This new syllogism is crafted for a contextual shift, it is paradigmatic, it applies to the same conception but a rather different methodology of understanding, of what the post-positivist Thomas Kuhn would describe as another ‘disciplinary matrix’11. The idea of ‘unity’ was redefined to constrict the chaos under the ideology of 1Malaysia. In Kuhn’s seminal postmodern critique The Structure of Scientific Revolutions, he outlined the anatomy of revolution (or paradigm shift) by stating that scientific ideas arrived as an attempt to fit nature into conceptual boxes12. When 1Malaysia was read under this framework – not that 1Malaysia is a revolution – the populace is seen confined by the provided strategy. The strategic ambiguity is a puzzle per se upholding a special category of problem, and this setup posited the populace within a docile scenario, keeping them gravitated by the set of puzzle characteristics, with preconceptions and established viewpoints13.

It is evident that the post-tsunami chaos today was preoccupied by the questions and definitions of 1Malaysia. It stealthily extrapolates this precise ineluctability of postmodernism to the propagandas of a singular political vision, thus making Barisan Nasional’s vision a universal conscience.

As terminology, ’1Malaysia’ has replaced ‘unity’, ’1Malaysia’ is the brand new ‘unity’. When an ideology attempts to define and to own ‘unity’, it threatens the fundamentals of the common practice. The paradigm shift has postulated an ideological hegemony that none could resist, or else, condemned as recalcitrant for disunity or politcising the very ‘noble’ 1Malaysia14, wherein the eventuality of 1Malaysia is genuinely a political one. It is the ‘effective universality’15 naturalising the politicisation of culture and common practices.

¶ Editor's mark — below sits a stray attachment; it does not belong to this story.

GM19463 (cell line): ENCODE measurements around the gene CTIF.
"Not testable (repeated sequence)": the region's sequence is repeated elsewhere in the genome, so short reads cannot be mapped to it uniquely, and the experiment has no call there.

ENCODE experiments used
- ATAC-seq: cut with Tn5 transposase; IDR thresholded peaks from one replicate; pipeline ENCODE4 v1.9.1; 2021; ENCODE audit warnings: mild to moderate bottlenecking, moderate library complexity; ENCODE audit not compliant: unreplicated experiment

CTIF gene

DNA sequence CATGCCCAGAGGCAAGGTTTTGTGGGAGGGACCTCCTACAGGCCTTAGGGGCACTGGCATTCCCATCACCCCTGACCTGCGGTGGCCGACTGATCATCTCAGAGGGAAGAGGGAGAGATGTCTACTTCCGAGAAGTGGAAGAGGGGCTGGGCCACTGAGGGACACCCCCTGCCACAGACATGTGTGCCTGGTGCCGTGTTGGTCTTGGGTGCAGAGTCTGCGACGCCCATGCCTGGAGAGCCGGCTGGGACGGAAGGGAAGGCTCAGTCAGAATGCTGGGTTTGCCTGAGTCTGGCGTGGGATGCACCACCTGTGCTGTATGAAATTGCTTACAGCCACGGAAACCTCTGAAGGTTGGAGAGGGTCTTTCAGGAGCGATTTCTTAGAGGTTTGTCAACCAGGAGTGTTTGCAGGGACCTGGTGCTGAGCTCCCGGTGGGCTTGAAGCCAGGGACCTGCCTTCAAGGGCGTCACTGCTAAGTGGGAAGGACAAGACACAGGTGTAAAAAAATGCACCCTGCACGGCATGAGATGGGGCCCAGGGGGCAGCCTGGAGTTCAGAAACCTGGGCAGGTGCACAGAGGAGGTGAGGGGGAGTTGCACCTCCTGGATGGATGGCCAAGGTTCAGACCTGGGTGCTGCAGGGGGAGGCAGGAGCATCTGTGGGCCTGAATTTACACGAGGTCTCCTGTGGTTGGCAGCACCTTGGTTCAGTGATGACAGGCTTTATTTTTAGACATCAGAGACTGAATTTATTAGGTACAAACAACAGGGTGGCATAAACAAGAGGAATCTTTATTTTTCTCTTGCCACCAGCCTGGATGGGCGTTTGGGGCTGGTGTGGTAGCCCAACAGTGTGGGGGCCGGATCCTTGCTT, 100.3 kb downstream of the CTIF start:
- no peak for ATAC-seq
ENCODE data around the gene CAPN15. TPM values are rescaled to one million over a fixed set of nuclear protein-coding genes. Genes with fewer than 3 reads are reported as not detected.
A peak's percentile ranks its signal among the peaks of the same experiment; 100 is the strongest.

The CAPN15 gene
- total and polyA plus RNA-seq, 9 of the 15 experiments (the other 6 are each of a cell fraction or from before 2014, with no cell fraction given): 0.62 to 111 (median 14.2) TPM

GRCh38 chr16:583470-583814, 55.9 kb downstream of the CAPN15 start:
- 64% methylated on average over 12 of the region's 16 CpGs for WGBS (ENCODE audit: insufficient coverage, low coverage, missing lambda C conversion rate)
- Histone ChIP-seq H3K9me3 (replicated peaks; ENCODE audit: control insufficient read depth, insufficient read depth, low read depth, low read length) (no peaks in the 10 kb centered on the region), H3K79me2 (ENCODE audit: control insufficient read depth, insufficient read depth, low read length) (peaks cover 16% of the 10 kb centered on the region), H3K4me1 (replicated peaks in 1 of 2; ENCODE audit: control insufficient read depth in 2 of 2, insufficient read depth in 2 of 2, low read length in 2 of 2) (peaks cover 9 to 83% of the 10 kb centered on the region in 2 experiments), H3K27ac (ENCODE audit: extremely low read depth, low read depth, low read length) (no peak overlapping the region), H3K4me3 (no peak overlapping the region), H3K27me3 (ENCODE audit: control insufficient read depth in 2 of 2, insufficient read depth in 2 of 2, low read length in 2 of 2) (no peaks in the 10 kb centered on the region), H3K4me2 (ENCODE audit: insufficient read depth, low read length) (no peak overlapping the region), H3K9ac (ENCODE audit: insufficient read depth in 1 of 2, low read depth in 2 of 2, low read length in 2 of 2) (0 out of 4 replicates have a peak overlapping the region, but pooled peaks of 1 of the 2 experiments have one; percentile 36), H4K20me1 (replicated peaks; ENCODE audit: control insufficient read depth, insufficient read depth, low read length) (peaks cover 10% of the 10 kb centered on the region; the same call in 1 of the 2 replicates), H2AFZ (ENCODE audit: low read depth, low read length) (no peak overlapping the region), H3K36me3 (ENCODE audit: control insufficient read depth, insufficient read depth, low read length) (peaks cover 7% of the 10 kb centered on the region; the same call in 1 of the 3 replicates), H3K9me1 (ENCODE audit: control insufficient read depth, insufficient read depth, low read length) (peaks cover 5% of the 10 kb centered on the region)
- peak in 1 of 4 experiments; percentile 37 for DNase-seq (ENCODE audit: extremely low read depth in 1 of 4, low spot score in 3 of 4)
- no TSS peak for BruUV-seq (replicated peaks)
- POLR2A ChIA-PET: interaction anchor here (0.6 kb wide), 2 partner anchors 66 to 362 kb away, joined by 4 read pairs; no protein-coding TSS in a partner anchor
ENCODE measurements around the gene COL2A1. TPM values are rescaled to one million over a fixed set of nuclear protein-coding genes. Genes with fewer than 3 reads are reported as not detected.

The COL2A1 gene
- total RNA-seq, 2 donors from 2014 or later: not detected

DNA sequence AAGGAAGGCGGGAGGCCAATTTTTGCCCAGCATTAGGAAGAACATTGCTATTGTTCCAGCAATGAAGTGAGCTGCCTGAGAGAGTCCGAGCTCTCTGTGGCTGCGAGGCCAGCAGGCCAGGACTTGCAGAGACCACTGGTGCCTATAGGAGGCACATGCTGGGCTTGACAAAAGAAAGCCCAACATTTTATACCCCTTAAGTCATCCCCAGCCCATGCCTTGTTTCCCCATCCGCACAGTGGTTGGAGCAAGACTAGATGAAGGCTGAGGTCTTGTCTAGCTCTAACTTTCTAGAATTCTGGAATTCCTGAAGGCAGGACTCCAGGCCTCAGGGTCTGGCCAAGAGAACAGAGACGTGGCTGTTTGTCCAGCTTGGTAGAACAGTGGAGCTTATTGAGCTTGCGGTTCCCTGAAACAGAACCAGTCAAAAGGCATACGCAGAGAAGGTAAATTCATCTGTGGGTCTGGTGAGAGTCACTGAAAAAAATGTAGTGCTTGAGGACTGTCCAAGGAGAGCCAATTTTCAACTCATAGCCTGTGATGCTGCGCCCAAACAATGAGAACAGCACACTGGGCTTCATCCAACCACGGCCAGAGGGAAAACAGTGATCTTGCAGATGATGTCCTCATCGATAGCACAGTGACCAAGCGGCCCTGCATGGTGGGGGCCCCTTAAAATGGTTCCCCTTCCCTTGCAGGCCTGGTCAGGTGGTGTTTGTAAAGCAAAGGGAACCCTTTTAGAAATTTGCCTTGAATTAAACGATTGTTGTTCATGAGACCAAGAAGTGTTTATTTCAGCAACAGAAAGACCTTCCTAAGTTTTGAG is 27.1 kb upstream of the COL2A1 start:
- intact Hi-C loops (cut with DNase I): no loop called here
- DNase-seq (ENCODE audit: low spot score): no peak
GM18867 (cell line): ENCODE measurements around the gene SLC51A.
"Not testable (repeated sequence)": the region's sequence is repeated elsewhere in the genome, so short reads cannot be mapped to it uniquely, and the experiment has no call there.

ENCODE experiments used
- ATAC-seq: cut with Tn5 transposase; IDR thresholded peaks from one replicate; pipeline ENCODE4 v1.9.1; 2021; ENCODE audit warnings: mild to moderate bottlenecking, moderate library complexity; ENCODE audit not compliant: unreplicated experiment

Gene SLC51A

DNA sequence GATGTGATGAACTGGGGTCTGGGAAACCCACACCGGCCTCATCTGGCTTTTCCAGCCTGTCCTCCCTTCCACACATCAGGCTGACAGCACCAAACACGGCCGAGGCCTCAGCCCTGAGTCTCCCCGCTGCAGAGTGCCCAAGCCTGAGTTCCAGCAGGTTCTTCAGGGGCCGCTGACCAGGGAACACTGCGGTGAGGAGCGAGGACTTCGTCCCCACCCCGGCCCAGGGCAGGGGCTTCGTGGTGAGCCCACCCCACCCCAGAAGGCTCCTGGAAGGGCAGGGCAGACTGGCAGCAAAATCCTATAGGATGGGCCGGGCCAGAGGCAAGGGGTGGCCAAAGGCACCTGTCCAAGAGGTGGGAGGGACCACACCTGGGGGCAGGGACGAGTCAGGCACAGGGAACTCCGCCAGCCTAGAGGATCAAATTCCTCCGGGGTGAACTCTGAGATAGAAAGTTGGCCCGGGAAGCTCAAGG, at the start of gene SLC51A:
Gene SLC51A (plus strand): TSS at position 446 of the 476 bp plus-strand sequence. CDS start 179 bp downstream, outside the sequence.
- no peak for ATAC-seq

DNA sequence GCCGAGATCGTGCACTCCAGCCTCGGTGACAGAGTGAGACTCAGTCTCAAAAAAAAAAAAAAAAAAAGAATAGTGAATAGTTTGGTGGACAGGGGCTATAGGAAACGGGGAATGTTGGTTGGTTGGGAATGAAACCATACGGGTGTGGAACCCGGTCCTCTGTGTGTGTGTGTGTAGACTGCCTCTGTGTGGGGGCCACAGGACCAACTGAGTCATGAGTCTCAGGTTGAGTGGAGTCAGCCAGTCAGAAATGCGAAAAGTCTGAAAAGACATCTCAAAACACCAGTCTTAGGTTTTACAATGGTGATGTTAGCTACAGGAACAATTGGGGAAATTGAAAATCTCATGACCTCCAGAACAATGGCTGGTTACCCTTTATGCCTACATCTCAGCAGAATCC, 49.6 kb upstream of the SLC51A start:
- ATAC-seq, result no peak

Slavoj Zizek has examined the existence of ideology through such crafted contingency, that ideology ‘regulates the relationship between the visible and the invisible’16. He contended that ideology assesses to function through reciprocity within relation of social domination, and ‘the very logic of legitimising the relation of domination must remain concealed if it is to be effective’17. On another note; ‘…(the) reversal of non-ideology into ideology – that is, the sudden awareness of how the very gesture of stepping out of ideology pulls us back into it’18.

Denying 1Malaysia as a political play is indirectly admitting it. It is therefore even more important to understand 1Malaysia as a political notion, and to be aware that 1Malaysia is an ideology by not becoming one.


  1. Shamsul A. Baharuddin, “Why is Malaysia not Disintegrating? Islam, the Economy and Politics in Multiethnic Malaysia,” Project Discussion Paper 14 (2001).
  2. Communities are ‘projects rather than realities, something that comes after, not before the individual choice’. See Zygmunt Bauman, “Community,” in Liquid Modernity (Cambridge: Polity, 2000), 169.
  3. Bauman has outlined the difficulty of classifying ‘a community’ today; individuals can interplay between identities where the idea of ‘communities’, in the comparison of their similarity and differentiation, is unstable and liquefied. See Zygmunt Bauman, Liquid Modernity (Cambridge: Polity, 2000).